Clark became increasingly suspicious of others as she grew older, fearing that people, including her own family, were after her fortune. By the early 90s, she had become severely feeble, and had a number of cancerous lesions disfiguring her appearance. As a result, Clark was admitted to the Doctors Hospital, where she had her tumors removed and underwent extensive reconstructive surgery. After the treatment, she remained in the hospital for the rest of her life, first at Doctors Hospital and then at Beth Israel Medical Center when the two hospitals merged. Officials at the hospital noted Clark's eccentric topics of conversation, including her passion for such cartoons as "The Flintstones" and "The Smurfs." Over the course of her nearly 20-year hospital residence, she grew particularly close with her private nurse Hadassah Peri, gifting her and her family more than $30 million in property, cash, and medical expenses. Although her net worth was over $300 million, Clark was cash poor during this time, and sold properties and possessions so she could give these kinds of exorbitant gifts to other friends and strangers.
In early 2010, Clark was the subject of a series of reports by NBC News investigative journalist Bill Dedman. Through his investigations, Dedman discovered that caretakers at Clark's three residences had not seen her in many decades, and that her estates in Santa Barbara and New Canaan had been sitting vacant. With Paul Clark Newell Jr., Dedman penned the New York Times-bestselling book "Empty Mansions: The Mysterious Life of Huguette Clark and the Spending of a Great American Fortune."
Death and Estate Settlement
On May 24, 2011, Clark passed away just shy of her 105th birthday. During this time, she had been living in the hospital under the pseudonym Harriet Chase, and had her room guarded. There was also a concurrent criminal investigation into the handling of her money. A couple days later, Clark was entombed in her family mausoleum at Woodlawn Cemetery in the Bronx.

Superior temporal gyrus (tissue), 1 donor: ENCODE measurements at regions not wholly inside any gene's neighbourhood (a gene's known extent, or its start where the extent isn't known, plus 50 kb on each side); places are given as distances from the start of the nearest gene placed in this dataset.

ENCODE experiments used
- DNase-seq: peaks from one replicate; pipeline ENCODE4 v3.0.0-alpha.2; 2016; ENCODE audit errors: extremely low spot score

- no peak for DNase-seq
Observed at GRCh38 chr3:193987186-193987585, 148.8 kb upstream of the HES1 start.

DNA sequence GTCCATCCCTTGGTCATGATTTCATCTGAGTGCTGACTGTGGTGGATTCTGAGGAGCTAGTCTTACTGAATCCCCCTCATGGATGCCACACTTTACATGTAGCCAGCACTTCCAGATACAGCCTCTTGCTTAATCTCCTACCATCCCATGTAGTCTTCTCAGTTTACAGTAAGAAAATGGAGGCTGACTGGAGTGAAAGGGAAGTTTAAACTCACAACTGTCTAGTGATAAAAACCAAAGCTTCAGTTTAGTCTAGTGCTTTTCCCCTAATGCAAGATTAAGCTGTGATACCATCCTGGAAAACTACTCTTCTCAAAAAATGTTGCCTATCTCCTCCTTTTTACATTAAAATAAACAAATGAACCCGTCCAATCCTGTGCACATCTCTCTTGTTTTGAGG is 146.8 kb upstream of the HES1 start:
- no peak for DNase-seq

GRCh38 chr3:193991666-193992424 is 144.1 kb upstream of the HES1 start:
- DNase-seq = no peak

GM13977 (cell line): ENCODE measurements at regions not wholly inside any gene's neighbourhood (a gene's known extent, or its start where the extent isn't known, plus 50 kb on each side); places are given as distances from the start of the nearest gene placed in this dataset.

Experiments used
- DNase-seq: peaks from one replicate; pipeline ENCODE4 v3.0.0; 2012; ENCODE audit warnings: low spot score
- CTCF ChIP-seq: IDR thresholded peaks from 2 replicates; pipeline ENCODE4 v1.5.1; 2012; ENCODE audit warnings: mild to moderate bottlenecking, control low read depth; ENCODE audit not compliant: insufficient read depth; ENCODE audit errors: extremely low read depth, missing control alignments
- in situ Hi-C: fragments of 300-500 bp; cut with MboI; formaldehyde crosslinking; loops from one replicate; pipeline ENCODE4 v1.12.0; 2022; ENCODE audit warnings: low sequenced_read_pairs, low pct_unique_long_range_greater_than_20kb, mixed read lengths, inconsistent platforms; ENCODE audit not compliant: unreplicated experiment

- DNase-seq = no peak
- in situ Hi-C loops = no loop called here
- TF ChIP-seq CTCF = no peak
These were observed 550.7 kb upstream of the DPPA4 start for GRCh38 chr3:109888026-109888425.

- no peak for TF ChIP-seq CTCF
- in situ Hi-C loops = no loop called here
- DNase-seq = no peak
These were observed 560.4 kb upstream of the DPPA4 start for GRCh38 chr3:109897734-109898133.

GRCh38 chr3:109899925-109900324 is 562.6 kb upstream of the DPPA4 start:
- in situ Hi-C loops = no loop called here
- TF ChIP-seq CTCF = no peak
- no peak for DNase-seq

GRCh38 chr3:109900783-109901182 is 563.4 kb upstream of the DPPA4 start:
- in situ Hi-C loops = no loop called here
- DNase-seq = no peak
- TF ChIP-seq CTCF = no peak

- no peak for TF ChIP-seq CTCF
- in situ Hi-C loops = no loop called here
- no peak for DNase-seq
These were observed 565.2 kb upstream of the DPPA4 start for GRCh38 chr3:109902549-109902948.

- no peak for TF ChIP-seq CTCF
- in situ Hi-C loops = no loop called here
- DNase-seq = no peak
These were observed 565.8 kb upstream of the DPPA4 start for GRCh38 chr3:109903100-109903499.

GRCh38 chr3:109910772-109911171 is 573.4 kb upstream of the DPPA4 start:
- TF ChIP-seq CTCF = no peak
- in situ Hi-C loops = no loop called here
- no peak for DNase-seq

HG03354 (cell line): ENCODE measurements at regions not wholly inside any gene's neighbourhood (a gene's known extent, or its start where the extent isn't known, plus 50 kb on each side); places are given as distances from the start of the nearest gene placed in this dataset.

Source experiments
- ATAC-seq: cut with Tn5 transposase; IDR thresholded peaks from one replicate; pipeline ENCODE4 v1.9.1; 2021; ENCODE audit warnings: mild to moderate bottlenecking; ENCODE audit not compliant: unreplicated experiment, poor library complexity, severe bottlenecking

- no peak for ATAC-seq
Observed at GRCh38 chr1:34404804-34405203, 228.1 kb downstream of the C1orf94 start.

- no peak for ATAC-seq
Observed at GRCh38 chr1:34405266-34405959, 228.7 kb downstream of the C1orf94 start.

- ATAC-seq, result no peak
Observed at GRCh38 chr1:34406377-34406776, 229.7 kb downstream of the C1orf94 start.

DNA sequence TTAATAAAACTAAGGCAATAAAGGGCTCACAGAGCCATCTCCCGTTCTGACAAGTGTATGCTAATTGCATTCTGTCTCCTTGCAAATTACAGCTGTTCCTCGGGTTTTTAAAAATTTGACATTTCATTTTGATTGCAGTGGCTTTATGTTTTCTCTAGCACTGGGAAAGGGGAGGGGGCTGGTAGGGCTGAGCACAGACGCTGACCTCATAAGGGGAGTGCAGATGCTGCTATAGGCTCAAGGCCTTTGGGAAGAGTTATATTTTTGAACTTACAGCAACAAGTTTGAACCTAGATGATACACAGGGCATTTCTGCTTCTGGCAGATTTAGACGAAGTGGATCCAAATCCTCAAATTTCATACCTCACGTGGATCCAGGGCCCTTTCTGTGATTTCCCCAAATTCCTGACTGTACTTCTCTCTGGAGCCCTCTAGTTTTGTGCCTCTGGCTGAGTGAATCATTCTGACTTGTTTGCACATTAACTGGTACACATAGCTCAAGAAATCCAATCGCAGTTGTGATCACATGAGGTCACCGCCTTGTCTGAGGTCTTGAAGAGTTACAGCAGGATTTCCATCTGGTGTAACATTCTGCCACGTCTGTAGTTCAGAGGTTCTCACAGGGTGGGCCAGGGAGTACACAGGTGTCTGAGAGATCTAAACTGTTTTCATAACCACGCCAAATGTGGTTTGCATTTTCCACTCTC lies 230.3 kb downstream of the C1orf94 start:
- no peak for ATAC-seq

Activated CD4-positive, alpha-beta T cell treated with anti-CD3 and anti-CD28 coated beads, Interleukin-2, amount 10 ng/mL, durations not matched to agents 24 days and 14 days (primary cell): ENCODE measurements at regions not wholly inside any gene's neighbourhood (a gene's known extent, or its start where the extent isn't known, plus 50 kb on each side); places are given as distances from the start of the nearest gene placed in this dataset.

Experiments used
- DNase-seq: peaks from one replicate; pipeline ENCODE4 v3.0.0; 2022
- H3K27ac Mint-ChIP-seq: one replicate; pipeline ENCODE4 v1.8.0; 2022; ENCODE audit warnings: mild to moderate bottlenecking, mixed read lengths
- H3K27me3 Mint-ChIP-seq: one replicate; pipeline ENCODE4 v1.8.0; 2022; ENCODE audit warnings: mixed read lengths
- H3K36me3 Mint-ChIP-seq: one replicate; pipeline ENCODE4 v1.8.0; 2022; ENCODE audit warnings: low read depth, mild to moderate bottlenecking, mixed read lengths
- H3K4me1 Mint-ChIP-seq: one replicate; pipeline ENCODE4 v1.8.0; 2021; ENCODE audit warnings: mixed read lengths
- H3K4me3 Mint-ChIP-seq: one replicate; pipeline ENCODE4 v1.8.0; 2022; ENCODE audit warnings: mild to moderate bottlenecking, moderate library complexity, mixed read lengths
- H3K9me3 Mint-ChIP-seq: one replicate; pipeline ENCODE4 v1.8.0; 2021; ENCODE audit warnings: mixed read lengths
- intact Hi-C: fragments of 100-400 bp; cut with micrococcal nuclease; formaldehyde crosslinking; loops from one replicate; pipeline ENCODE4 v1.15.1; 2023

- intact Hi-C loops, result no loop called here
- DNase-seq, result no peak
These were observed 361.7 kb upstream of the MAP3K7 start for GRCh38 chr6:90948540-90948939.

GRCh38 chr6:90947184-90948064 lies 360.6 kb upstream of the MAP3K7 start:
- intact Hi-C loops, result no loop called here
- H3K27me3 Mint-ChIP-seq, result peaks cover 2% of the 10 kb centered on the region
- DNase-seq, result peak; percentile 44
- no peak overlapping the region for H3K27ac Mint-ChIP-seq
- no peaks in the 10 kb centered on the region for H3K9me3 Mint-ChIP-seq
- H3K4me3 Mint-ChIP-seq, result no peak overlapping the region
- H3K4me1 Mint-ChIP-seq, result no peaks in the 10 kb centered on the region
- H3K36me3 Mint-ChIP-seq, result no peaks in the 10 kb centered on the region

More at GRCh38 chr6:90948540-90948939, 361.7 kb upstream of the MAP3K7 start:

Clark's last will and testament was filed in June of 2011; it left 75% of her estate to charity. Moreover, it granted $30 million to her nurse Hadassah Peri, $12 million to her goddaughter Wanda Styka, and $8 million to the newly founded Bellosguardo Foundation. A number of other employees involved with her residences received sums of around $2 million, while Beth Israel Hospital received $1 million. However, there was controversy later in 2011, when NBC News found that there was an earlier will signed six weeks before the second that left Clark's estate entirely to her family. Subsequently, 19 distant relatives challenged the second will, asserting that Clark was mentally ill and that Peri had defrauded her. Clark's will was ultimately settled in September of 2013, with most of the distant relatives receiving a total of $34.5 million among them. The remainder of the money went to the arts.
Following Clark's passing, 17 items from her personal jewel collection were auctioned off at Christie's. Buyers spent over $20 million for her items. A little later, Clark's penthouse at 907 Fifth Avenue sold for $25.5 million to hedge fund manager Boaz Weinstein. In November of 2012, her eighth-floor apartment sold for $22.5 million to financier Frederick Iseman. Two years later, Clark's New Canaan chateau sold to fashion designer Reed Krakoff and his wife for a reduced price of $14.3 million.